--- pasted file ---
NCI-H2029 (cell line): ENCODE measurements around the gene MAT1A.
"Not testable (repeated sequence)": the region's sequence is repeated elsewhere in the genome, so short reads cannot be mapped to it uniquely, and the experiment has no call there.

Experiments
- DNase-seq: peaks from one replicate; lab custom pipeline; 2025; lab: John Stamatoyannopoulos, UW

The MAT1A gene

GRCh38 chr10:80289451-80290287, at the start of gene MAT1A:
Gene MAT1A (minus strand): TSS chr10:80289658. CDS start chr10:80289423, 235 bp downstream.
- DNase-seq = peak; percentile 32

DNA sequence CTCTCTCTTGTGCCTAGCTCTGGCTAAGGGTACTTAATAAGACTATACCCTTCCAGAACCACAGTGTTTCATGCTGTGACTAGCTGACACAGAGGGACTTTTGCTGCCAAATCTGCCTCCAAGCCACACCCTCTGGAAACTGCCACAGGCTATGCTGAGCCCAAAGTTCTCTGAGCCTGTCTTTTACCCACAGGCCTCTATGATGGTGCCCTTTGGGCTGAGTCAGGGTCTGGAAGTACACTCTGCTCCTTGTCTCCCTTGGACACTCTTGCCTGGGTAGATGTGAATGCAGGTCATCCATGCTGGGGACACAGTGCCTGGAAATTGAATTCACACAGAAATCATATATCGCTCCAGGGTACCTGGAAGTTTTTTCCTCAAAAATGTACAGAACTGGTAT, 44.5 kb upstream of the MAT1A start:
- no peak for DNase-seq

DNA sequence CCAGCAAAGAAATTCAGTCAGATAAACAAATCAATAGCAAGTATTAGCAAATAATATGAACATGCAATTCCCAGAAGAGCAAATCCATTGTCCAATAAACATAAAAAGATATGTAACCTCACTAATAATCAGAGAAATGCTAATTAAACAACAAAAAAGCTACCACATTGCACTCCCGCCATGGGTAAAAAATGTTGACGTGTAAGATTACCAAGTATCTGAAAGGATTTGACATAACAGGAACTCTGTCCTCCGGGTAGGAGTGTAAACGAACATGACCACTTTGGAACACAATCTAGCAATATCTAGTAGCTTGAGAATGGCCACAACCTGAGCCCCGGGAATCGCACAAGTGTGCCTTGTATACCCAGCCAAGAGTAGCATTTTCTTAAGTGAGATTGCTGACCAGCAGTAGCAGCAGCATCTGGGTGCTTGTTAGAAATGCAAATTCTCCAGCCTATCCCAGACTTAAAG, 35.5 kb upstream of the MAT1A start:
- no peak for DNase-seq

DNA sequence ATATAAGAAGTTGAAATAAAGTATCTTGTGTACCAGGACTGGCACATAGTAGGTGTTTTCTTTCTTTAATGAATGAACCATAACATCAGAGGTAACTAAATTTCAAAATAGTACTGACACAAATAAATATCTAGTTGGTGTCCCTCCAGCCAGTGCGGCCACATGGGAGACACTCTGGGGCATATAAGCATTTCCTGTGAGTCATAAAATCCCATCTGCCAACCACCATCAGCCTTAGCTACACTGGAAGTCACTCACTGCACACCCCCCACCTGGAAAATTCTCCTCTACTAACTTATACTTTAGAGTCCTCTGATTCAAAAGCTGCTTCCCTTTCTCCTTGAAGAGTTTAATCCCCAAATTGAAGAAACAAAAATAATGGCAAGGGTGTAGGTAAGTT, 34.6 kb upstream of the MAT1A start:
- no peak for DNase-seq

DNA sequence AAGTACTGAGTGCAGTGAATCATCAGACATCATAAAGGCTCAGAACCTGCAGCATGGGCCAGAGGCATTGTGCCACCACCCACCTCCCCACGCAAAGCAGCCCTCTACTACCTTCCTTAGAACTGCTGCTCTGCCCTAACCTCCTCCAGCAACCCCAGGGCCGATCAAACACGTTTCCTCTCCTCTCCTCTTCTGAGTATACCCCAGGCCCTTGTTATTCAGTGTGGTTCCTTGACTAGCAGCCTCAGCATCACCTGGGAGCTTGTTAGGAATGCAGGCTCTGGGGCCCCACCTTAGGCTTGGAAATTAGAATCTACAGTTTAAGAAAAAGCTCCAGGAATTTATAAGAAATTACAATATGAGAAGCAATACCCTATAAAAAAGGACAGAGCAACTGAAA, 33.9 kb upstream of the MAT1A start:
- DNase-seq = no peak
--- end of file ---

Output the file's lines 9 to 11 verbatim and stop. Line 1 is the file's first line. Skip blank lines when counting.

DNA sequence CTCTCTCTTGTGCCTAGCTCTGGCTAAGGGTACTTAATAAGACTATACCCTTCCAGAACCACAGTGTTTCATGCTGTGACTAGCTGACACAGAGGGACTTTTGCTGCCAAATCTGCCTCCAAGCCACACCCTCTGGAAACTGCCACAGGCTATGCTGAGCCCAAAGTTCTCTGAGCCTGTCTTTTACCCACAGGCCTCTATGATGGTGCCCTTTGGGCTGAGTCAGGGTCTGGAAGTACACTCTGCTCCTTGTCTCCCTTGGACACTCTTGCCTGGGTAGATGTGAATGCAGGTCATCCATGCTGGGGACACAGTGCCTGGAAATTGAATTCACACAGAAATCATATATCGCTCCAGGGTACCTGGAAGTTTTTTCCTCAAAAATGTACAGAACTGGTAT, 44.5 kb upstream of the MAT1A start:
- no peak for DNase-seq

DNA sequence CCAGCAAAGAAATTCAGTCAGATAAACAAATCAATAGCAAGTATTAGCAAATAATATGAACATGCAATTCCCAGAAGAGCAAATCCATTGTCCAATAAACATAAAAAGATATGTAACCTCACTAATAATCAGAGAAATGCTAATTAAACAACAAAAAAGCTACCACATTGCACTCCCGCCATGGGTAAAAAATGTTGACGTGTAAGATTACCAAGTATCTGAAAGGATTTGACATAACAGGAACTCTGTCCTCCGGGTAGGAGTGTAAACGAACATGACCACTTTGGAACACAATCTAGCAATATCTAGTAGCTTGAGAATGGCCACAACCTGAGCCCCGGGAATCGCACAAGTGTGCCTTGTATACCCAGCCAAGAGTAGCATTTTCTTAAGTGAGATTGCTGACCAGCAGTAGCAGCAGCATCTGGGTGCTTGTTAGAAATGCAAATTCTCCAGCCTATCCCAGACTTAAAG, 35.5 kb upstream of the MAT1A start: